We had been riding hard for an hour across a tableland known as Cibollo Mesa, and now for the first time had halted at sighting our destination, yet distant three hours’ hard riding. “Boys,” said Dad, “we’ll make it early to-day. I know a fine camping spot near a big pool in the river. After supper we’ll all take a swim, and feel as fresh as pond-lilies.”
“Oh, we swim this evening, do we?” inquired Orchard. “That’s a Christian idea, Dad, cleanliness, you know. Do we look as though a swim would improve our good looks?” The fact that, after a ride like the one we were near finishing, every man of us was saturated with fine alkaline dust, made the latter question ludicrous.
For this final ride we changed horses for the last time on the trip, and after a three hours’ ride under a mid-day torrid sun, the shade of Concho’s timber and the companionship of running water were ours. We rode with a whoop into the camp which Dad had had in his mind all morning, and found it a paradise. We fell out of our saddles, and tired horses were rolling and groaning all around us in a few minutes. The packs were unlashed with the same alacrity, while horses, mules, and men hurried to the water. With the exception of two horses on picket, it was a loose camp in a few moments’ time. There was no thought of eating now, with such inviting swimming pools as the spring freshets had made.
Dad soon located the big pool, for he had been there before, and shortly a dozen men floundered and thrashed around in it like a school of dolphins. On one side of the pool was a large sloping rock, from which splendid diving could be had. On this rock we gathered like kid goats on a stump, or sunned ourselves like lizards. To get the benefit of the deepest water, only one could dive at a time. We were so bronzed from the sun that when undressed the protected parts afforded a striking contrast to the brown bands about our necks. Orchard was sitting on the rock waiting for his turn to dive, when Long John, patting his naked shoulder, said admiringly,—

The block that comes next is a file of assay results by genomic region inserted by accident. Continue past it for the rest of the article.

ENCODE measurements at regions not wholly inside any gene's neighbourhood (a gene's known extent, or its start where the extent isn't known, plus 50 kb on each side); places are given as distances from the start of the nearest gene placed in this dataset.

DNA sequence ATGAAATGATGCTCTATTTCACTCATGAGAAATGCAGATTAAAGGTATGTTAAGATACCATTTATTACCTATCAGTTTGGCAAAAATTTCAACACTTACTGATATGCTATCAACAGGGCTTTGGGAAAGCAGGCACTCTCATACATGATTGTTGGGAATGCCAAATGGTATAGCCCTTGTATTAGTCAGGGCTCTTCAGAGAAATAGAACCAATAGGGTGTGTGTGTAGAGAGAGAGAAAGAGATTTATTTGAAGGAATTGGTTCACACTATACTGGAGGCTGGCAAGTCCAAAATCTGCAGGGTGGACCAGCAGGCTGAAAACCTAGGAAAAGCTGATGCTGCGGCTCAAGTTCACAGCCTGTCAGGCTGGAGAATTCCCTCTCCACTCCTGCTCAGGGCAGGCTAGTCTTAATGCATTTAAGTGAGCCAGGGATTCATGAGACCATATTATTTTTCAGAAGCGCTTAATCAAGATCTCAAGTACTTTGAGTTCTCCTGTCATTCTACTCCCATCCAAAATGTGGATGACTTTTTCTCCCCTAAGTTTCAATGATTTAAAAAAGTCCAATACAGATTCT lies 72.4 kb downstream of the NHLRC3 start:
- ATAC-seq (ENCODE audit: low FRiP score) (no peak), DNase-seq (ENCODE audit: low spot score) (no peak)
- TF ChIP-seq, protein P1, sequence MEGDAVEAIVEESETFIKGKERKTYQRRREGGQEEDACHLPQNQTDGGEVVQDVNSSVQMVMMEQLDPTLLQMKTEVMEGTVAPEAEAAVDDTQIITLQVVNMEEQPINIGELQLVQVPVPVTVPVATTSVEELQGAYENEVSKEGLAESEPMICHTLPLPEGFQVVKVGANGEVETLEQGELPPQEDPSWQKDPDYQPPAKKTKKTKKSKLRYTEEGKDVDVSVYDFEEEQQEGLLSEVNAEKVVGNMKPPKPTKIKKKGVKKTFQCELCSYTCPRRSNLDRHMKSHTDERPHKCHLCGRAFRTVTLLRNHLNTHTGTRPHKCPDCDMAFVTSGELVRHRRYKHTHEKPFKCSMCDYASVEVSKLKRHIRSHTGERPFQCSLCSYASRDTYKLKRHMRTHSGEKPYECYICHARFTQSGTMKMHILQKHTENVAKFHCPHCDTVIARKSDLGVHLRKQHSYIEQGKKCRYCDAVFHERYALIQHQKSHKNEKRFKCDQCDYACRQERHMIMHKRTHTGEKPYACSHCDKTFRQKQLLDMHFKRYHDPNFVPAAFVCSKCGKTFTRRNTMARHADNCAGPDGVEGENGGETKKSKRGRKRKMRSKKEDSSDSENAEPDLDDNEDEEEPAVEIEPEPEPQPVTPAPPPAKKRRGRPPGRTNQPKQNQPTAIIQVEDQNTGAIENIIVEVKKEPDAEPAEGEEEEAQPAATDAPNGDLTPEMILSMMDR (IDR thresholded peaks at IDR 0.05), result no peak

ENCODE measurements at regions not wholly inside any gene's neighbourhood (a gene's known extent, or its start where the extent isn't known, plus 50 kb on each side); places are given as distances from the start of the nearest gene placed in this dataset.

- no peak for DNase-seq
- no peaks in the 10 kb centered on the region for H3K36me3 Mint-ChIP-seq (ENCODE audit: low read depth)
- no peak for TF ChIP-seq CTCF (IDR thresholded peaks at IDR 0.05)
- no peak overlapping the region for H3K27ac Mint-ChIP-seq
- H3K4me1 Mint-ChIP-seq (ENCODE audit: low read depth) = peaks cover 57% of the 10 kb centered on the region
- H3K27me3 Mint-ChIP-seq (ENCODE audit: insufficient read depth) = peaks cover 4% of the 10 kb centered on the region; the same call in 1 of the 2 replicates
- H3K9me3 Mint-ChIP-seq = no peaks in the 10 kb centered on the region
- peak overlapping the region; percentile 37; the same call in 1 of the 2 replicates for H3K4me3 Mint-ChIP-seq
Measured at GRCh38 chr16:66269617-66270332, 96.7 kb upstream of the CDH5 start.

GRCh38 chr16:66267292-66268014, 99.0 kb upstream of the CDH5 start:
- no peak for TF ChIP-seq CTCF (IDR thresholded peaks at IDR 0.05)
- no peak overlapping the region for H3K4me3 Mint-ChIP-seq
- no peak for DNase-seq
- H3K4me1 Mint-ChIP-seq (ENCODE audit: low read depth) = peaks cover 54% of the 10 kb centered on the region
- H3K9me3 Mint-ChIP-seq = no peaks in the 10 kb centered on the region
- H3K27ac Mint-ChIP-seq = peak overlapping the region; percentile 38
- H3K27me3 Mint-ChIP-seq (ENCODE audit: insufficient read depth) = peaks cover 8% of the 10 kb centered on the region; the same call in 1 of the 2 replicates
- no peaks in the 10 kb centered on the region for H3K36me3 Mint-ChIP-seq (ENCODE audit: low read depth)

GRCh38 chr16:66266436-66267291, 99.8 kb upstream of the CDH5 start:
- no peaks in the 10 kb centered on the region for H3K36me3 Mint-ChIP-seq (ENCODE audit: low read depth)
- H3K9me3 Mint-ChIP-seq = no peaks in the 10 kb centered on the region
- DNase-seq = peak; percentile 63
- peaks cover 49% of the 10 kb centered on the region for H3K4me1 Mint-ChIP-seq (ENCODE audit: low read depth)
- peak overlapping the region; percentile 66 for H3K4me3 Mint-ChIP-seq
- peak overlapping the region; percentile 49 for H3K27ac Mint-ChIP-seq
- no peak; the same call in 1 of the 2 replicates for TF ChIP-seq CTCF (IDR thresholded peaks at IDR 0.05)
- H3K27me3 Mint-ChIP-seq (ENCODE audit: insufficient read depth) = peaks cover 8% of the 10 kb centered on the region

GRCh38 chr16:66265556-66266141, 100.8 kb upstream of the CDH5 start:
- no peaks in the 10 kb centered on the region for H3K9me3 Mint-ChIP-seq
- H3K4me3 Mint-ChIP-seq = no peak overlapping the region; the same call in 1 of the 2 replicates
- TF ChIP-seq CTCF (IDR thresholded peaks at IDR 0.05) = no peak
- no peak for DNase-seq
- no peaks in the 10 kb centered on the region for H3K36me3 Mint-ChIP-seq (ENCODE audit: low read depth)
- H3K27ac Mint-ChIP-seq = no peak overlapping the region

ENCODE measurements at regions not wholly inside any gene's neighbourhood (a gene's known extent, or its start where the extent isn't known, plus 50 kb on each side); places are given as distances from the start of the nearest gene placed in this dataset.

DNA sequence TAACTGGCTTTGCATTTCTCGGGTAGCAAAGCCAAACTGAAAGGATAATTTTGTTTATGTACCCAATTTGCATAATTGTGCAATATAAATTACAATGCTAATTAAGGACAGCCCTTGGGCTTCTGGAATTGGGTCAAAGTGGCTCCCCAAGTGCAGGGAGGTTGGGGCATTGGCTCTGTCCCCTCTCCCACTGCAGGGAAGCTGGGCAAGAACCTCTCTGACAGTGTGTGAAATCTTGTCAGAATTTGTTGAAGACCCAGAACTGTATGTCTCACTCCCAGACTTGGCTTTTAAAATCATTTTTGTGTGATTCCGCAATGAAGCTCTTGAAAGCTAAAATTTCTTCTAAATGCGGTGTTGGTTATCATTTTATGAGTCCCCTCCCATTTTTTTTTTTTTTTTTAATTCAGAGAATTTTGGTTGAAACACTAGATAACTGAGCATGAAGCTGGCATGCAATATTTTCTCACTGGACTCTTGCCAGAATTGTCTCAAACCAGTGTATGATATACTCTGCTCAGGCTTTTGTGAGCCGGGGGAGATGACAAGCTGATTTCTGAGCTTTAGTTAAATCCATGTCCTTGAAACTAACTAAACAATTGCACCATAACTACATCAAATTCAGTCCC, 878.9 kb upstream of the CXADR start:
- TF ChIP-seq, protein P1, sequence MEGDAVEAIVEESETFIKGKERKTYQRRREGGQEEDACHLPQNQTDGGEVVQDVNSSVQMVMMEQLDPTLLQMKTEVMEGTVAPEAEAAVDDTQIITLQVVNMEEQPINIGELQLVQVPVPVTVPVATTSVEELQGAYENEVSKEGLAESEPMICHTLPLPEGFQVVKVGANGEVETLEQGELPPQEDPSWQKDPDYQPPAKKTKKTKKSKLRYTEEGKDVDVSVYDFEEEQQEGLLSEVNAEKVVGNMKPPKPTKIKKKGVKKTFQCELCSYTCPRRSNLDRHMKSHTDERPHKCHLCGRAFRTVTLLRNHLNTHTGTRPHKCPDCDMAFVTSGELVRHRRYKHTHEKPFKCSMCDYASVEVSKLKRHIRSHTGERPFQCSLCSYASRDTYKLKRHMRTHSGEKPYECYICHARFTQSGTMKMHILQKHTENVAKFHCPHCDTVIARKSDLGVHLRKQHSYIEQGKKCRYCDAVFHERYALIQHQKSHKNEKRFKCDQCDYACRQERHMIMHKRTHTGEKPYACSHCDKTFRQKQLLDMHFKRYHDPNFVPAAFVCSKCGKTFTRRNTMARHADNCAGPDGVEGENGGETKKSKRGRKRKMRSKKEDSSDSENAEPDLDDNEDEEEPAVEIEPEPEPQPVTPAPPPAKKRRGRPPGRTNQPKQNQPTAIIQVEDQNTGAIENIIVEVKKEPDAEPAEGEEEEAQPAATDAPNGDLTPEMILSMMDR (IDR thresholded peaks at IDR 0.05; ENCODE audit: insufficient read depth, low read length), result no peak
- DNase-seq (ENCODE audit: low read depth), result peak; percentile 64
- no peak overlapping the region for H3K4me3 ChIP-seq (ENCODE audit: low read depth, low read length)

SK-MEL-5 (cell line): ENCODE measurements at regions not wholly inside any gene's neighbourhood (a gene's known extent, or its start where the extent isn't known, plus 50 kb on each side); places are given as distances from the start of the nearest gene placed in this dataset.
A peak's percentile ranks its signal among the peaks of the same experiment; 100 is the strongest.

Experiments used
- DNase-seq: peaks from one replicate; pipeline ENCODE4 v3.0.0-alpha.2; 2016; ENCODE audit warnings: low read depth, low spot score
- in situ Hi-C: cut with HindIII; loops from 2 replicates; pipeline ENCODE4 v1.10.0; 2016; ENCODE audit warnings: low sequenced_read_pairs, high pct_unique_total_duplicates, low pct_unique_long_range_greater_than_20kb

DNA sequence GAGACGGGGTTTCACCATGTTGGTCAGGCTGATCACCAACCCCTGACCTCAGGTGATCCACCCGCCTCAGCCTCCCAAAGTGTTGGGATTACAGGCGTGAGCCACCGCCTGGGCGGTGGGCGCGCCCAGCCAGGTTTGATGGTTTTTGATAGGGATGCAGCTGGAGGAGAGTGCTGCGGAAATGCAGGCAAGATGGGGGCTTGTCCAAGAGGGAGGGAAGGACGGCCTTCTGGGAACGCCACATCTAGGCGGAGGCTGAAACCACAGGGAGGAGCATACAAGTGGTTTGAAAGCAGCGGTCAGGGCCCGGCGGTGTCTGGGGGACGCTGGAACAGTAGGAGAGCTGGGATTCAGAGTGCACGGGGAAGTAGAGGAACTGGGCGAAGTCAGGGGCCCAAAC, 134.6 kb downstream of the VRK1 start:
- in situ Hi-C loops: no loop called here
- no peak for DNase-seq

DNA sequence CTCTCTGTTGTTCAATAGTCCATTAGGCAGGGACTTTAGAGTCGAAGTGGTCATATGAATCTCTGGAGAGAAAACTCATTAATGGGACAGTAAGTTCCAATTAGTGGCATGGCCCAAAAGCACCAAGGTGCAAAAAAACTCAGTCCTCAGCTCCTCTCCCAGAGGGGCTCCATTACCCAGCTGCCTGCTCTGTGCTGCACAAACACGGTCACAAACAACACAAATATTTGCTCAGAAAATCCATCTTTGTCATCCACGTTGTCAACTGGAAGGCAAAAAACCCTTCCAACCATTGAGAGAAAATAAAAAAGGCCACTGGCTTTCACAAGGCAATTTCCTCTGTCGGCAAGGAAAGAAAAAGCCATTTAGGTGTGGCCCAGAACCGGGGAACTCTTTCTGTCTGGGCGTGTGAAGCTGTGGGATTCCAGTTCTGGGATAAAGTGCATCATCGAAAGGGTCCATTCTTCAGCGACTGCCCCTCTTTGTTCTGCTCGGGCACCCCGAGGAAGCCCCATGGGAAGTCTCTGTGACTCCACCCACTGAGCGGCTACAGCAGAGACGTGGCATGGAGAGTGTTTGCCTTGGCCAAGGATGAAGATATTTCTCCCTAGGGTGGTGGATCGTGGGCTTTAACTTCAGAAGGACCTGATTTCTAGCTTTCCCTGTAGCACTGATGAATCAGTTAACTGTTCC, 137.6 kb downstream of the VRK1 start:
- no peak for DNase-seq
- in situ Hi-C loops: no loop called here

“Orchard, if I had as purty a plump shoulder as you have, I’d have my picture taken kind of half careless like—like the girls do sometimes. Wear one of those far-away looks, roll up your eyes, and throw up your head like you was listening for it to thunder. Then while in that attitude, act as if you didn’t notice and let all your clothing fall entirely off your shoulder. If you’ll have your picture taken that way and give me one, I’ll promise you to set a heap of store by it, old man.”
Orchard looked over the edge of the rock at his reflection in the water, and ventured, “Wouldn’t I need a shave? and oughtn’t I to have a string of beads around my swan-like neck, with a few spangles on it to glitter and sparkle? I’d have to hold my right hand over this old gun scar in my left shoulder, so as not to mar the beauty of the picture. Remind me of it, John, and I’ll have some taken, and you shall have one.”